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Lighthouse Church

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Midland, Texas, is all shiny and new and flooded with oil money, both old and new.

But there’s also this. Which is none of those things.

Midland, Texas
photographed 8.23.2014

Two lights

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This is one of those design ideas that might have looked really good on paper, but which didn’t really work out that well when the building was finished.

The lower level of the Lubbock Memorial Civic Center (where no one goes, mostly) has some broad pedestrian walkways that lead…well, they sort of don’t lead anywhere. But they don’t mind if you take their portrait.

And those two little lights work hard to light the way, in case someone happens to walk by.

Lubbock, Texas
photographed 8.16.2014

After the season

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It’s pretty quiet at the soccer complex this time of the year, between seasons.

There were several rabbits, some birds, a toad, and (literally) a snake in the grass. But no soccer players or soccer coaches or soccer moms. Just the wildlife and me and distant storm clouds.

As a warning to anyone who might be considering a visit out here: the far end of the bottom bench has become un-welded from the frame so if you sit down on it, down is how you’ll keep going for longer than you might expect. (Want to guess how I know?!)

Burl Huffman Soccer Complex
Lubbock, Texas
photographed 8.16.2014

Drive safely

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It wasn’t all that long ago that the only way to purchase a six-pack was to drive out into the county, where there were a lot of small beer stores scattered around, most of them featuring covered, drive-through lanes. In May 2009, voters approved package alcohol sales within the city limits, and these beer stores weren’t able to compete. After all, who’d drive all the way out in the country to get beer when it was readily available right here in town?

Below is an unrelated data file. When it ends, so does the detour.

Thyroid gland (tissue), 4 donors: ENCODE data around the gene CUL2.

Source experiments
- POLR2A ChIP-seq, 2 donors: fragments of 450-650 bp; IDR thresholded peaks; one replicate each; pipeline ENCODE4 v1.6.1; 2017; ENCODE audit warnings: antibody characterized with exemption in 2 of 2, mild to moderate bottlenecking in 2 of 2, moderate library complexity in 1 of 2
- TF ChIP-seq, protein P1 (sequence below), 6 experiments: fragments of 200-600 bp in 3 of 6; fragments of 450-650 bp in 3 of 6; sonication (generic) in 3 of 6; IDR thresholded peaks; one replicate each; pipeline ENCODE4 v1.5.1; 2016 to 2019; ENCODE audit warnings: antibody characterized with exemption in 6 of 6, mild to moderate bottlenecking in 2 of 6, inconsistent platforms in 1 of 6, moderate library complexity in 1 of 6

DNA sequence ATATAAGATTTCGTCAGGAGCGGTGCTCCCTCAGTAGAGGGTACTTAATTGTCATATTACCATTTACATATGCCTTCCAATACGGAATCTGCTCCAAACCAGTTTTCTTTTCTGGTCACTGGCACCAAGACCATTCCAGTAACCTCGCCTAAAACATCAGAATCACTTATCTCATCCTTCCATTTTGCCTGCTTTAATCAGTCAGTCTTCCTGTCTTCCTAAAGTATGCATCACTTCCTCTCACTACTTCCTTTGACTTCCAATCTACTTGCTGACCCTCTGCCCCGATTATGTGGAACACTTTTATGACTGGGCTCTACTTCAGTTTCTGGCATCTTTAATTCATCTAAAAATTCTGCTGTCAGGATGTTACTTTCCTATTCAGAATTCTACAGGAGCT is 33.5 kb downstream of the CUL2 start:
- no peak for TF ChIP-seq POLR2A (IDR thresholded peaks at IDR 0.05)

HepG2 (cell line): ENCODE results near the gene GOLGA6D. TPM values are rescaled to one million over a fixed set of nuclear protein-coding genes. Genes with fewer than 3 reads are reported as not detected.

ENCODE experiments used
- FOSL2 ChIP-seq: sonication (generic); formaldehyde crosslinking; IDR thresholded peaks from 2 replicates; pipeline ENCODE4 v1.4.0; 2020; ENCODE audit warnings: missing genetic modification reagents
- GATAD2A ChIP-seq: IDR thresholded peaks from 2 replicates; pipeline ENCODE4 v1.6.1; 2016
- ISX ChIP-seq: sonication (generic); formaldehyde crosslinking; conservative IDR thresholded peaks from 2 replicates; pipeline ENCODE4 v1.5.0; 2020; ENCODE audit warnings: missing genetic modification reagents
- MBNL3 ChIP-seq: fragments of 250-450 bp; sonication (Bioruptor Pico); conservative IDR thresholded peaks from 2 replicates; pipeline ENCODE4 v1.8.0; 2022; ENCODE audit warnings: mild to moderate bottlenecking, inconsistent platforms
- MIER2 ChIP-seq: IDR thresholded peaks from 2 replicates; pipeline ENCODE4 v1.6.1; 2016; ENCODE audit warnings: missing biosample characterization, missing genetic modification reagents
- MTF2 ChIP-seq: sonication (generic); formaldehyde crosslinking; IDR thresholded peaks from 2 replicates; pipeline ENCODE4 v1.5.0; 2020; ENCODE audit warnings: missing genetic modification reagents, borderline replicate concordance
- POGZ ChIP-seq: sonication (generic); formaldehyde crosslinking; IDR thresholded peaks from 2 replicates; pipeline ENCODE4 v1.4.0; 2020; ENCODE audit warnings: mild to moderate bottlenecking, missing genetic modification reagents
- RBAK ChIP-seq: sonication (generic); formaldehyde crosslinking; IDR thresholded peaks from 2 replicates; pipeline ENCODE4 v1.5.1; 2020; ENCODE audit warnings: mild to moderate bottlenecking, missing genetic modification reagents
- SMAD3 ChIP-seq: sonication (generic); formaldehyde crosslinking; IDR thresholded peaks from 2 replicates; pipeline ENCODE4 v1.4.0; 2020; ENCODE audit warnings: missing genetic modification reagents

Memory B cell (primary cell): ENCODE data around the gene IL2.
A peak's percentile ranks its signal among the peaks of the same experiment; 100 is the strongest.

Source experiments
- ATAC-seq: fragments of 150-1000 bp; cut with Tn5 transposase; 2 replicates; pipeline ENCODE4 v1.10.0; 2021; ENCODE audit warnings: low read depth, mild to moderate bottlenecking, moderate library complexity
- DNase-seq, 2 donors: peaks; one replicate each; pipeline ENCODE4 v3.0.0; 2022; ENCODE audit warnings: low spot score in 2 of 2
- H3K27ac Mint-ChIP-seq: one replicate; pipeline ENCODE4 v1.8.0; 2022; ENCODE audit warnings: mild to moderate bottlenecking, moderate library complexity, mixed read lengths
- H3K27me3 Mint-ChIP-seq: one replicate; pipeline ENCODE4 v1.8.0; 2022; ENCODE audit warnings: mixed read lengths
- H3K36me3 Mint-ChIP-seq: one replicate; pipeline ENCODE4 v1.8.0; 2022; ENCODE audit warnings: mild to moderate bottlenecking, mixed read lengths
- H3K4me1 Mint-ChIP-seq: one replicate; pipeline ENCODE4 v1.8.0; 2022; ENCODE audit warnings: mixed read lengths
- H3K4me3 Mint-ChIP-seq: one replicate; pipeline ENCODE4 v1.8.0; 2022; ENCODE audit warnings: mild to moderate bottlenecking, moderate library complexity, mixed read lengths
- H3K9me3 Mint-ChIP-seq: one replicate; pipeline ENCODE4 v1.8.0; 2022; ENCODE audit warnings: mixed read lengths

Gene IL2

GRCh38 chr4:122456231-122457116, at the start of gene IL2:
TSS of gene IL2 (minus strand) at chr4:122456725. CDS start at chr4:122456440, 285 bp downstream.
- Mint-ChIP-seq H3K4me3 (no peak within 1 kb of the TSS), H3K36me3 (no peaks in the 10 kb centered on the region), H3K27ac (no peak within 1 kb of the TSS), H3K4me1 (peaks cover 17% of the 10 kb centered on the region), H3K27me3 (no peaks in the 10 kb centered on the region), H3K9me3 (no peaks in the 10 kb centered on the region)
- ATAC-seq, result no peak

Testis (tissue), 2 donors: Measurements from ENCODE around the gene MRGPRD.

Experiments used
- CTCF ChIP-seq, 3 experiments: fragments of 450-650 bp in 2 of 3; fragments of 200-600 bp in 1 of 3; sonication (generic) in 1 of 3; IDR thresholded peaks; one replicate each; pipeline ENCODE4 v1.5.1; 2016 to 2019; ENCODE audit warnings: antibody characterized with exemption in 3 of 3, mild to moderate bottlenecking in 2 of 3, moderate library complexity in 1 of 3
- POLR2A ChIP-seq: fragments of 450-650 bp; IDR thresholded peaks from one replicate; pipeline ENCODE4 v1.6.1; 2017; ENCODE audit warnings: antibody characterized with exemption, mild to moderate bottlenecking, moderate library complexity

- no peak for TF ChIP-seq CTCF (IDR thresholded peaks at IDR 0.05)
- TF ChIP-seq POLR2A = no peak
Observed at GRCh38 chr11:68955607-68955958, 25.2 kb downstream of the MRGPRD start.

This place was one of those old beer stores; it had the requisite drive-through lane and looks to have featured Budweiser quite prominently. I can’t explain the mattress wedged into the building, but the “Drive Safely” sign is a thoughtful reminder.

(True Story: the first round of permits for in-town alcohol sales kicked off in September 2009. My spouse and I were on vacation when the fateful day arrived. When we got back to Lubbock, we stopped at the grocery store on the way home just to gaze at the booze for sale RIGHT THERE. We felt, finally, like grownups.)

Lubbock County, Texas
photographed 8.17.2014

A worn windowsill

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This building in downtown Lubbock has surely seen better days. It’s been a few things in the past – a hospital, a college – but most what it is now is vacant. I’ve shot it before (here and here) but this was the first time I followed my own advice and walked around back.

It was worth the trip, I think: most of the first-floor windows were broken, giving me views of cabinets with open doors, a random grocery cart, and a fabulous worn windowsill.

Lubbock, Texas
photographed 8.16.2014

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